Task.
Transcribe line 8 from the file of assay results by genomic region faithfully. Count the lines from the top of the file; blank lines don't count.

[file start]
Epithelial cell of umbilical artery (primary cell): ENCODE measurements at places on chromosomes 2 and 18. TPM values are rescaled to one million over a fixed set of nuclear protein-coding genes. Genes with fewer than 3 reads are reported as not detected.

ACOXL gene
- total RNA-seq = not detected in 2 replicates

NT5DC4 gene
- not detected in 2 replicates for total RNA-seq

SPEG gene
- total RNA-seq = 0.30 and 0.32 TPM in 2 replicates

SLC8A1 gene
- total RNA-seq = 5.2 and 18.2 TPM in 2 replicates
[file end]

SLC8A1 gene